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2019 [Part 2] Arizona Case Law Affecting Commercial Real Estate and Lending

The following information accompanies a presentation Mike gave to members of the Arizona Commercial Mortgage Lenders Association (ACMLA) on April 9, 2019.

Arizona Case Law – Statute of Limitations/Settlement Agreement

Harle v. Williams (AZ Court of Appeals 3-14-2019)

Harle and Williams were partners in a real estate venture.  Harle sued Williams and others in 2010 for a breach of their partnership agreement.  Harle and Williams agreed to a settlement in May 2011 requiring Williams to pay $50,000 in $500 monthly installments and to waive his interest in certain real estate.  The settlement agreement permitted Harle to enter a $150,000 stipulated judgment against Williams, but included a covenant not to record or execute on the judgment as long as Williams timely made his monthly installment payments.  The court entered the stipulated judgment in May 2011.  Williams defaulted under the settlement agreement in November 2014.  In March 2016, Harle recorded the judgment and sought to garnish certain property of Williams.

Sometime in or after June 2017, Williams contended that Harle’s judgment had expired because Harle had not timely renewed it.  (At that time, Arizona law allowed a party five years from the date a judgment was entered to enforce it unless the party renewed it within the five-year period, which would extend the enforcement period another five years [the five-year periods referenced in this sentence were recently changed to ten years].)  The trial court determined that the judgment remained enforceable because the period of enforceability was tolled while Harle was legally barred from enforcing the judgment, and determined that the judgment would remain in full force and effect until November 2019 (the five-year anniversary of Williams’ breach).

The Court of Appeals held that the statutory enforcement period does not begin to run against a judgment if it is not “suable,” and that the judgment was not suable until Williams breached the settlement agreement in November 2014 (as Harle was contractually prohibited from executing on the judgment until that time).  Therefore, the enforcement period was tolled until November 2014 and Harle had no need to renew the judgment before beginning collection proceedings in 2016.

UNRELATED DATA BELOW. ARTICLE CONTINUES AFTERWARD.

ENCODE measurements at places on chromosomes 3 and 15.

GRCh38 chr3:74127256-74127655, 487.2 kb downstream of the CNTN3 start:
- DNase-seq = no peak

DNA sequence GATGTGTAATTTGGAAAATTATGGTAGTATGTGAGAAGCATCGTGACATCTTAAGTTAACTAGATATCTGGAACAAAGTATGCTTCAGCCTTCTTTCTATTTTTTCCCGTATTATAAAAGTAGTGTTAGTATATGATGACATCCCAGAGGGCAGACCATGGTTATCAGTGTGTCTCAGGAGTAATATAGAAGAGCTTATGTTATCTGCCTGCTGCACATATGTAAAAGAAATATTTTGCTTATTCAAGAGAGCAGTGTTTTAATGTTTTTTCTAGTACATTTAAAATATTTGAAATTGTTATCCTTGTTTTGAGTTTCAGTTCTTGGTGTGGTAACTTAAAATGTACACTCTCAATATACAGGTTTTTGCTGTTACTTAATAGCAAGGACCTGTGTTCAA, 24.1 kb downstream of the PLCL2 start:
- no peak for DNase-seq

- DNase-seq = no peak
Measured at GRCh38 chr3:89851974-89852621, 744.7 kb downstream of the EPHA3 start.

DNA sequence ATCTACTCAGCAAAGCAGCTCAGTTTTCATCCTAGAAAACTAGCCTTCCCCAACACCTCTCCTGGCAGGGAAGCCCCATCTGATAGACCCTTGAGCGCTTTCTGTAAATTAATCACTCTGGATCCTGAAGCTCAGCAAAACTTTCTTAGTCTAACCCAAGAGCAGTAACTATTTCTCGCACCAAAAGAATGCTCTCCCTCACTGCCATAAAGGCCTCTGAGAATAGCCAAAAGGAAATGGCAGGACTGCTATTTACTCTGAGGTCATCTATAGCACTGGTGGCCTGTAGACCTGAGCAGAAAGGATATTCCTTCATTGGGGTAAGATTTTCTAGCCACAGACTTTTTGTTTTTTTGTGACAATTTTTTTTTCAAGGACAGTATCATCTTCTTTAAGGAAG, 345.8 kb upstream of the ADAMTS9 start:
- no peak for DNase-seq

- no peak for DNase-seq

Lender takeaway.  If a lender enters a settlement agreement that includes a covenant not to record or execute on the judgment until a breach occurs, consider including an express acknowledgment that the statute of limitations will be tolled until the judgment debtor defaults under the settlement agreement and the lender declares that default to exist in writing.

Read 2018 Arizona Legislative Updates Affecting Commercial Real Estate and Lending (June 2018)

Copyright © 2020 Ryley Carlock & Applewhite. A Professional Association. All Rights Reserved.National Law Review, Volume IX, Number 116


About this Author

Michael Ripp Real Estate Attorney Ryley Carlock Law Firm

Mike has been with Ryley Carlock & Applewhite since 1986 and heads up the Phoenix office's banking and finance practice, which continues to be recognized in U.S. News & World Report's "Best Law Firms" rankings as a "Tier 1" (top tier) practice in the Phoenix market.  He represents banks and life insurance companies--and occasionally borrowers--in real estate, commercial and agricultural loan transactions, loan workouts, loan enforcement, including trustee's sales, judicial foreclosures and receiverships, deeds in lieu of foreclosure and resales of collateral...